I asked my physician about this, and his response surprised me: “We have tons of anxiety and depression here. You professors must be under a lot of stress. But not people your age — more people in their 50s.”

    I was surprised. Professors in their 50s have tenure and have had it for decades. They are at the top of their career. By most measures, they’ve succeeded. Work can always be stressful, but I’m not sure that stress alone is sufficient to cause anxiety and depression for people earning six figures with complete job security.

    Perhaps no amount of short- or long-term career or personal success can immunize us from the feelings of defeat. No amount of worldly success can give us a secure identity. No amount of worldly accomplishment can guarantee that all our achievements will not one day amount to a mountain of failure.

    Failure Needs More Than a Pivot or grit

    When failure is a moral lapse that does irreversible damage to you and those around you, when somebody else will never forgive you for your mistake, when health issues for a child or a spouse or a parent make it impossible for you to do your job, when your guilt plunges you into a season of mental health struggles — is it enough to learn from episodes like these and pivot toward success?

    As Christians, we believe in redemption. Peter’s threefold failure the night Jesus was betrayed “made him” a humble servant who was finally willing to follow Jesus everywhere. Paul’s murderous failures “made him” a humble apostle of grace. But we should not be too quick to short-circuit the tremendous pain and loss that failures like these can cause.

    After all, it was not the failures themselves that made these apostles great, nor was it their grit and resilience, but the one who transformed these men through those failures. We cannot fast-forward past the pain to redemption; the first “answer” to failure should not necessarily be to learn and to pivot.

    We Need to Lament

    The fact is, in this lifetime we are never going to accomplish everything we want or hope for. We aren’t going to work or perform at the level we want to. Things slip between our fingers and fall between the cracks. Not only is that worth mourning, but it ought to make us more sympathetic to the pain of those around us. Because this is a boat we are all in.

    We can lament that the world is not the way it ought to be because we know that one day it will be. As God’s redeemed people, we will have an eternity to worship God, love him, and love others in consummate perfection. The joy you seek in pivoting from failure toward success — that will be one of God’s gifts to you. The goodness of God’s plans for us is, in part, how we know that the world now is not what it should be.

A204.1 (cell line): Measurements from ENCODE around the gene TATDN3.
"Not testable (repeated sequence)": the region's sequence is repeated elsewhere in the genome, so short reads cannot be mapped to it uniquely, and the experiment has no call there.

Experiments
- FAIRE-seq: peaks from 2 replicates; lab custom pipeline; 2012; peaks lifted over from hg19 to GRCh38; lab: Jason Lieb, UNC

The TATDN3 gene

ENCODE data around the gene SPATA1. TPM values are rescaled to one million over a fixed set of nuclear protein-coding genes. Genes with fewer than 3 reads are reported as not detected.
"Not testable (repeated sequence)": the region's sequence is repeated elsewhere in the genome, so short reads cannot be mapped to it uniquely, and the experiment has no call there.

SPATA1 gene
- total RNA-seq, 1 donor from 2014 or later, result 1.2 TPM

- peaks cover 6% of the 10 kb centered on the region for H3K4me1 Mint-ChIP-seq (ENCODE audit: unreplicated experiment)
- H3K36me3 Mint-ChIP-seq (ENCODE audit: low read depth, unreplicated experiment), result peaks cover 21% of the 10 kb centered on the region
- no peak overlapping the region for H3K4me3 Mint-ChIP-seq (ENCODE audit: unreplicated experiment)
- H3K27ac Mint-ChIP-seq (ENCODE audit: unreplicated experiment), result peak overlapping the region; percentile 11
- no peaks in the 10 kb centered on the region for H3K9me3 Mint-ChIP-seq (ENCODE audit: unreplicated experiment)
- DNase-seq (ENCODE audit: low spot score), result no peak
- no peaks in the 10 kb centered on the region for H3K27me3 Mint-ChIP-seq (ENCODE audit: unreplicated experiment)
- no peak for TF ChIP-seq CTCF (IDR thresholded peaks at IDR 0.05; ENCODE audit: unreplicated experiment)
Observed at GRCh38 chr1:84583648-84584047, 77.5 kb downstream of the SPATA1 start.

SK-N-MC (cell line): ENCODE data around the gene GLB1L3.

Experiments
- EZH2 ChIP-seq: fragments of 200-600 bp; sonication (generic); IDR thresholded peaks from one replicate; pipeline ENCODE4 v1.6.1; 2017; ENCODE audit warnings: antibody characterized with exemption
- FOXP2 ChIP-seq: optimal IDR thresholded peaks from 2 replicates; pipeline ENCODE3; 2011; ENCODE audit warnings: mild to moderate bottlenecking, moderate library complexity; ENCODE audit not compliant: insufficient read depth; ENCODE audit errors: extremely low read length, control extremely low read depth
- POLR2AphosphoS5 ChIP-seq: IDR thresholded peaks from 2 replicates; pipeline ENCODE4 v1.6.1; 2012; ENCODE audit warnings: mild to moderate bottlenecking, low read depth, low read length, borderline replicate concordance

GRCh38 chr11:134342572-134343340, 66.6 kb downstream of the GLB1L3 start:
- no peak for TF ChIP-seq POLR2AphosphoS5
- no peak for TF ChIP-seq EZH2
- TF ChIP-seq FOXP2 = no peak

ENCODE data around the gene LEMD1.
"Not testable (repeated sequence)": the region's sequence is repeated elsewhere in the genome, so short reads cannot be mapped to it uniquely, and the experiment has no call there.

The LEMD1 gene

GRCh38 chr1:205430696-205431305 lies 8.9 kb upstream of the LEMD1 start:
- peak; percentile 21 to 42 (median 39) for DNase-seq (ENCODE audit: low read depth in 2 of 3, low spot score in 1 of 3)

We Need a Redeemer

    Lament forces us to trust our failures to God. Only God can redeem what’s profoundly wrong in us and this world. And he does.

    Properly lamenting our failures can free us up to praise God for the identity we have in Christ. Like Peter and Paul, transformation will only come if we trust ourselves, in our failures, to the God who brings life out of death. Whatever God may accomplish through our failures, he nearly always uses sorrow and pain to draw us closer to him. In hard times, we are often reminded of our brokenness, and we rest in his grace and ask for his direction.

    As you lament and trust the process, remember where you are going. There will be a day when we are able to worship Jesus fully and more beautifully. On that day, we will see how God has redeemed our failures and given us a redeemed earth to work in. There are millions of glorious things we will get to do. Just you wait.

    This hope is the greatest type of witness we can give to others. Sure, if we “fail forward” in the worldly sense, and if we live beautiful, wise lives according to God’s commands, people will hopefully notice. And that’s a wonderful, biblical witness (Deut 4:6–10).

    But what happens when we don’t get the work done? When we don’t handle our emotions well? When we don’t face life with equilibrium and poise? When we don’t pivot and move toward success? This witness remains: In our weakness and desperation, we cling to Jesus. We have nothing more and we never did.

    The lesson for our friends and neighbors is not that we have the strength. The lesson is that the only way we can handle life is with God’s help. And we can show them that through both successes and failures.